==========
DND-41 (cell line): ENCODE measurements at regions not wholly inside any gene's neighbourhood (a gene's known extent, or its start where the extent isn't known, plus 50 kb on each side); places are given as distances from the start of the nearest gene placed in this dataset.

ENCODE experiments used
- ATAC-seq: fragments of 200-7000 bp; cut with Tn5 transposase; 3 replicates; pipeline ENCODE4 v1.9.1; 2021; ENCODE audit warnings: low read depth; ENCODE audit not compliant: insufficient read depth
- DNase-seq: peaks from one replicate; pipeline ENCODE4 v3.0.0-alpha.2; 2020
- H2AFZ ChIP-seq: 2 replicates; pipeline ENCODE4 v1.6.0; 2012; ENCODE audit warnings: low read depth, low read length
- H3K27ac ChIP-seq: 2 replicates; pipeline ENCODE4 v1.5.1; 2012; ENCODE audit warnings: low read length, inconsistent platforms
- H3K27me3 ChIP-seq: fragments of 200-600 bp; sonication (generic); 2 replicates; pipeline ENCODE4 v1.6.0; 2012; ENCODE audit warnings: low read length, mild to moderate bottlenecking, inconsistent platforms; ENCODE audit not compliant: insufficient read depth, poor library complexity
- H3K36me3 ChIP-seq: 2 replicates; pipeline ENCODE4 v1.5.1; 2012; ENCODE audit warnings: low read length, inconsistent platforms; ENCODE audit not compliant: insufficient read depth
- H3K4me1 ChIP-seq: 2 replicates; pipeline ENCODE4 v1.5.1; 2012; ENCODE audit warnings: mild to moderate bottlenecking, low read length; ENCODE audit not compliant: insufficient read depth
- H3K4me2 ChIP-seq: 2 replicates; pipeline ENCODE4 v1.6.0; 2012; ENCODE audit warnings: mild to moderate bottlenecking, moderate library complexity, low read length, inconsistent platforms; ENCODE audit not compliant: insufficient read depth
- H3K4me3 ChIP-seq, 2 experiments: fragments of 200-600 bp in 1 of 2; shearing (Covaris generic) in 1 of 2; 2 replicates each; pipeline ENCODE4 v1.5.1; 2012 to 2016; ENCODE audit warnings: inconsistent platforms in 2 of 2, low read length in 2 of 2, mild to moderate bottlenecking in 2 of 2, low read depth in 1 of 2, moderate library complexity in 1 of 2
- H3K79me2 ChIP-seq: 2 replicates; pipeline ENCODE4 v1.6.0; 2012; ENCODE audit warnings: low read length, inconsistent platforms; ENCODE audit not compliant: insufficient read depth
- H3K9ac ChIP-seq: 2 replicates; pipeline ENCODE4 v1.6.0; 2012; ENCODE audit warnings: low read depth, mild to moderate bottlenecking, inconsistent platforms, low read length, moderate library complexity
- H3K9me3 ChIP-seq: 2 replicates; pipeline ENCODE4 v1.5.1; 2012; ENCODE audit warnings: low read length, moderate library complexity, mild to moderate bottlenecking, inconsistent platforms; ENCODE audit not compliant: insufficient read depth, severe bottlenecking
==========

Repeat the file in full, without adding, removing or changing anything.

DND-41 (cell line): ENCODE measurements at regions not wholly inside any gene's neighbourhood (a gene's known extent, or its start where the extent isn't known, plus 50 kb on each side); places are given as distances from the start of the nearest gene placed in this dataset.

ENCODE experiments used
- ATAC-seq: fragments of 200-7000 bp; cut with Tn5 transposase; 3 replicates; pipeline ENCODE4 v1.9.1; 2021; ENCODE audit warnings: low read depth; ENCODE audit not compliant: insufficient read depth
- DNase-seq: peaks from one replicate; pipeline ENCODE4 v3.0.0-alpha.2; 2020
- H2AFZ ChIP-seq: 2 replicates; pipeline ENCODE4 v1.6.0; 2012; ENCODE audit warnings: low read depth, low read length
- H3K27ac ChIP-seq: 2 replicates; pipeline ENCODE4 v1.5.1; 2012; ENCODE audit warnings: low read length, inconsistent platforms
- H3K27me3 ChIP-seq: fragments of 200-600 bp; sonication (generic); 2 replicates; pipeline ENCODE4 v1.6.0; 2012; ENCODE audit warnings: low read length, mild to moderate bottlenecking, inconsistent platforms; ENCODE audit not compliant: insufficient read depth, poor library complexity
- H3K36me3 ChIP-seq: 2 replicates; pipeline ENCODE4 v1.5.1; 2012; ENCODE audit warnings: low read length, inconsistent platforms; ENCODE audit not compliant: insufficient read depth
- H3K4me1 ChIP-seq: 2 replicates; pipeline ENCODE4 v1.5.1; 2012; ENCODE audit warnings: mild to moderate bottlenecking, low read length; ENCODE audit not compliant: insufficient read depth
- H3K4me2 ChIP-seq: 2 replicates; pipeline ENCODE4 v1.6.0; 2012; ENCODE audit warnings: mild to moderate bottlenecking, moderate library complexity, low read length, inconsistent platforms; ENCODE audit not compliant: insufficient read depth
- H3K4me3 ChIP-seq, 2 experiments: fragments of 200-600 bp in 1 of 2; shearing (Covaris generic) in 1 of 2; 2 replicates each; pipeline ENCODE4 v1.5.1; 2012 to 2016; ENCODE audit warnings: inconsistent platforms in 2 of 2, low read length in 2 of 2, mild to moderate bottlenecking in 2 of 2, low read depth in 1 of 2, moderate library complexity in 1 of 2
- H3K79me2 ChIP-seq: 2 replicates; pipeline ENCODE4 v1.6.0; 2012; ENCODE audit warnings: low read length, inconsistent platforms; ENCODE audit not compliant: insufficient read depth
- H3K9ac ChIP-seq: 2 replicates; pipeline ENCODE4 v1.6.0; 2012; ENCODE audit warnings: low read depth, mild to moderate bottlenecking, inconsistent platforms, low read length, moderate library complexity
- H3K9me3 ChIP-seq: 2 replicates; pipeline ENCODE4 v1.5.1; 2012; ENCODE audit warnings: low read length, moderate library complexity, mild to moderate bottlenecking, inconsistent platforms; ENCODE audit not compliant: insufficient read depth, severe bottlenecking